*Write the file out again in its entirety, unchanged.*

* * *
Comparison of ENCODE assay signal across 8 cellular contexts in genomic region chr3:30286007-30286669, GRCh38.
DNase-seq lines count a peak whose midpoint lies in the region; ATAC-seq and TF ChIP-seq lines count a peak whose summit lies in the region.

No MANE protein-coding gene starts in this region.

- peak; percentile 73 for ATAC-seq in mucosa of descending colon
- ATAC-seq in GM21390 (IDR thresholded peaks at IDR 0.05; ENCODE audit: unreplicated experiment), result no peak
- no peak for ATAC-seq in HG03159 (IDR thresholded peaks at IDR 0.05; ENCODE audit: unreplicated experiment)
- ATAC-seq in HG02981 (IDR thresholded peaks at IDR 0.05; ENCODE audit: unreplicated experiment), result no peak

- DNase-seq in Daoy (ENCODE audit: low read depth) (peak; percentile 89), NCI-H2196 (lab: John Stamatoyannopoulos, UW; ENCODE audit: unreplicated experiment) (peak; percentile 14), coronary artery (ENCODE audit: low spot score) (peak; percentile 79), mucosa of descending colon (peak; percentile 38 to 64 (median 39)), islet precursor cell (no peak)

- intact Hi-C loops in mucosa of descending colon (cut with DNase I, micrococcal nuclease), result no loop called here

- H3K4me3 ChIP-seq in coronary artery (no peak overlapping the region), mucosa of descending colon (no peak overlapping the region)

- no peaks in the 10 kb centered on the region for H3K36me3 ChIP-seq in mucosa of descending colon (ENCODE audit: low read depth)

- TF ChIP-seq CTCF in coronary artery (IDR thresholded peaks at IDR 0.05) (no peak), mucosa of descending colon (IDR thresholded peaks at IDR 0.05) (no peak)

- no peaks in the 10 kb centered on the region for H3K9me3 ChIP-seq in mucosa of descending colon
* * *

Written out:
Comparison of ENCODE assay signal across 8 cellular contexts in genomic region chr3:30286007-30286669, GRCh38.
DNase-seq lines count a peak whose midpoint lies in the region; ATAC-seq and TF ChIP-seq lines count a peak whose summit lies in the region.

No MANE protein-coding gene starts in this region.

- peak; percentile 73 for ATAC-seq in mucosa of descending colon
- ATAC-seq in GM21390 (IDR thresholded peaks at IDR 0.05; ENCODE audit: unreplicated experiment), result no peak
- no peak for ATAC-seq in HG03159 (IDR thresholded peaks at IDR 0.05; ENCODE audit: unreplicated experiment)
- ATAC-seq in HG02981 (IDR thresholded peaks at IDR 0.05; ENCODE audit: unreplicated experiment), result no peak

- DNase-seq in Daoy (ENCODE audit: low read depth) (peak; percentile 89), NCI-H2196 (lab: John Stamatoyannopoulos, UW; ENCODE audit: unreplicated experiment) (peak; percentile 14), coronary artery (ENCODE audit: low spot score) (peak; percentile 79), mucosa of descending colon (peak; percentile 38 to 64 (median 39)), islet precursor cell (no peak)

- intact Hi-C loops in mucosa of descending colon (cut with DNase I, micrococcal nuclease), result no loop called here

- H3K4me3 ChIP-seq in coronary artery (no peak overlapping the region), mucosa of descending colon (no peak overlapping the region)

- no peaks in the 10 kb centered on the region for H3K36me3 ChIP-seq in mucosa of descending colon (ENCODE audit: low read depth)

- TF ChIP-seq CTCF in coronary artery (IDR thresholded peaks at IDR 0.05) (no peak), mucosa of descending colon (IDR thresholded peaks at IDR 0.05) (no peak)

- no peaks in the 10 kb centered on the region for H3K9me3 ChIP-seq in mucosa of descending colon